Is the title Front End Developer obsolete?

Edit: Since writing this, Brad Frost (of Atomic Design fame) published a fantastic article on this topic. He says it better than I ever could.

I recently had an interviewer ask me a question about authorisation security with an application I had worked on. I described it something like so:

  • JWT auth token is requested using the users credentials to the back end.
  • The Angular Authentication Service checks the token.
  • If a valid token isn't returned we don't let the user in.
  • If the token is valid, we let them in.

The interviewer didn't seem content and pressed me for more detail about how the Auth service works "under the hood". I replied simply, "I don't really know how it works under the hood, I don't need to as long as it works." Was it the wisest answer in an interview? Probably not, but my point stands. I could have gone into more detail about RxJS Subjects and Observables storing the user object and notifying components or how the token is checked.

I'm not arguing that a good fundamental knowledge isn't important. I think you should learn the basics of JavaScript before you diving straight into a framework like React or Angular. However the frameworks are there for a reason. They abstract away a lot of complicated, repeatable issues developers encounter.

The fact is I personally don't need to know how it works under the hood. The engineers at Google who wrote it are going to have a much greater understanding of it than I ever will, I frankly I'm not that interested in how it works. I'd rather implement it as Angular recommends, and go back to more interesting tasks.

There has been an increasing issue where "Front End" just means anything to do with the browser or web. The shear amount of knowledge a Front End Developer apparently needed to know is so vast as to be impossible. Off the top of my head I can list:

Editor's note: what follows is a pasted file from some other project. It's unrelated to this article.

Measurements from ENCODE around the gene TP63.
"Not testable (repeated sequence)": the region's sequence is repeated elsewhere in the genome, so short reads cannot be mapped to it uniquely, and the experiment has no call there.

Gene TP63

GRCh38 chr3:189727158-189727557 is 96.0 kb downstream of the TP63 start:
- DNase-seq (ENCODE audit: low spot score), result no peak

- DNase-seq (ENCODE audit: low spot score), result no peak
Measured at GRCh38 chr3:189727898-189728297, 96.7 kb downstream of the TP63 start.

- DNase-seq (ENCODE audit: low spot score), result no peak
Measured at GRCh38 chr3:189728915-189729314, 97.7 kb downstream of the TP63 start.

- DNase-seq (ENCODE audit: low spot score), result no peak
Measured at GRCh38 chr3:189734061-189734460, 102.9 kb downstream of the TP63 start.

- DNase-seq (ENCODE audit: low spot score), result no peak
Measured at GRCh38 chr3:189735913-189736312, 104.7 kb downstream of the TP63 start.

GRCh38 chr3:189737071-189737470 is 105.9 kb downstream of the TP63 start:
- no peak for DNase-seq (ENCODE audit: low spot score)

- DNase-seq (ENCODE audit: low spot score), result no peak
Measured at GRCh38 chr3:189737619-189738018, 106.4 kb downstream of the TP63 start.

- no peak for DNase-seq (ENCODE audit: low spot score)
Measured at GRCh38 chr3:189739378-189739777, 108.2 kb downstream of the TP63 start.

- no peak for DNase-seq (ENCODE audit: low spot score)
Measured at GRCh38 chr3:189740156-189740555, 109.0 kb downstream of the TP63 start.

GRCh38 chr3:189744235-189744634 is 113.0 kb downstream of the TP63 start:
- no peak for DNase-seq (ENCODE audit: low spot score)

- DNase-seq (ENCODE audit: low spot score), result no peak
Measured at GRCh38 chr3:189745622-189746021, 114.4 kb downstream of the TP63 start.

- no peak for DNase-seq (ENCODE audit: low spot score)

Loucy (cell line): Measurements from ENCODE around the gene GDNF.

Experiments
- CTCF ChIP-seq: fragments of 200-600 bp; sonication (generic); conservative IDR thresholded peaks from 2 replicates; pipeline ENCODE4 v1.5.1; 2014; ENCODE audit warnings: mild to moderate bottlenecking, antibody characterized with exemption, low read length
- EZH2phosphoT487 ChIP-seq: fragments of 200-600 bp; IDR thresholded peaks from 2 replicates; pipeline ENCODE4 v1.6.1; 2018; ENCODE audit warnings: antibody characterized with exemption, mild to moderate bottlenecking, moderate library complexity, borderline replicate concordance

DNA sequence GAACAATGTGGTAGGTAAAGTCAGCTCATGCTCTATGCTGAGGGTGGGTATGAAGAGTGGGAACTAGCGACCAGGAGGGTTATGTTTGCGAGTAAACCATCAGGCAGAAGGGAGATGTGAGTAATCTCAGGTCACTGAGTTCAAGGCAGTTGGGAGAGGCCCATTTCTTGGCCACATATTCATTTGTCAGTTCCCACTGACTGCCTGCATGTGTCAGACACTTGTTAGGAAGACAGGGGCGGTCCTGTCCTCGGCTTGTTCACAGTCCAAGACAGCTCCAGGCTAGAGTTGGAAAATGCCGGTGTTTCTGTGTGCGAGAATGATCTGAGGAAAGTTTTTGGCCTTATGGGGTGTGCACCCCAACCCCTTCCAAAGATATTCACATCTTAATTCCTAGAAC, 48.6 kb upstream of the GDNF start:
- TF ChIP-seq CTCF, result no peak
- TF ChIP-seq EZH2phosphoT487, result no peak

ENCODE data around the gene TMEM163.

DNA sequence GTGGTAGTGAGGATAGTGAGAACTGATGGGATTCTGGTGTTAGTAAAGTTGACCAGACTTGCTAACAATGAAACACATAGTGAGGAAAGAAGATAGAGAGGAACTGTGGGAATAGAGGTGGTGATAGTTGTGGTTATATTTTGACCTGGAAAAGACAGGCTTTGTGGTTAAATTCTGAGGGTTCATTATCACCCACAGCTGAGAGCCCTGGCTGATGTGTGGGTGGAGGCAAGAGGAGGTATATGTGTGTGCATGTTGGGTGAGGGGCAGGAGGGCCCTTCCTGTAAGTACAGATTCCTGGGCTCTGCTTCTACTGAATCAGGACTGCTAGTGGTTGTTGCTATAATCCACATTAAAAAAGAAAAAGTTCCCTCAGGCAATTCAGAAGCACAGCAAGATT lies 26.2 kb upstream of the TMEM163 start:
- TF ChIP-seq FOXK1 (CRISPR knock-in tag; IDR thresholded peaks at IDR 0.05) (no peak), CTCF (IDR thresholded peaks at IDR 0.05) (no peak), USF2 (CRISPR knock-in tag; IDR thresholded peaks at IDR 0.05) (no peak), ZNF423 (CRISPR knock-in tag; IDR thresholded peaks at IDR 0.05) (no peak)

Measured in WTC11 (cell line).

• Semantic markup
  • CSS
  • CSS preprocessors
  • JavaScript
  • Cross browser support
  • APIs
  • Whatever JS framework is the current flavour of the month
  • Content Managment
  • Redux/Reactive Programming
  • Responsive Design
  • Accessibility
  • Internationalisation and localisation
  • Git
  • Unit Testing
  • E2E testing
  • Performance
  • Templating
  • HTML Canvas
  • Animation
  • SVG

Front End Development spans two very different types of work - Design and Software Engineering. Chris Coyier of CSS Tricks speaks about this in his excellent article The Great Divide.

The divide is between people who self-identify as a (or have the job title of) front-end developer, yet have divergent skill sets.

On one side, an army of developers whose interests, responsibilities, and skill sets are heavily revolved around JavaScript.

On the other, an army of developers whose interests, responsibilities, and skill sets are focused on other areas of the front end, like HTML, CSS, design, interaction, patterns, accessibility, etc.

He raises the point that the term "Front End Developer" is so broad as to be useless.

These are the same role?

In a comment on a different post on the topic, the user Steven David commented

Most people are not amazing at both JavaScript and CSS. Let UX Engineers work closely with UX/Design to create great designs, interactions, prototypes, etc. and let JavaScript Engineers handle all the data parts.
So sick of being great at CSS but being forced into JavaScript. I’m not a programmer!

Likewise, there are many developers who coming from a more Computer Science background, who are very comfortable in JavaScript, but would struggle with the most basic of CSS - instead relying on computationally expensive JavaScript. Or important issues like responsiveness, speed, and accessibility never being a consideration.

Many developers don't want to touch databases directly, which is fine, so we separate that out to Database Architects. As JavaScript becomes ever more popular, we have Front End developers needing to understand and practice architectural principles that were traditionally in the domain of back-end developers, such as API design and data modelling. This isn't even getting into the stress that is keeping up with new technologies and frameworks under the fear of your skillset getting stale.

So why do we group all this under one title?

A few companies are starting to recognise this issue. Google now has a UI Engineer role which sits closer with designers, earlier in the process.

UX Engineering role at Google 

This harks back to my point in my first ever blog post where I raised the point that having someone with developer experience can help catch or solve issues much earlier in the design process, which is a lot cheaper than waiting until it lands on a engineers desk in the middle of a sprint.

Maybe it's time we look at the term "Front End Developer" and have a think about what that really means.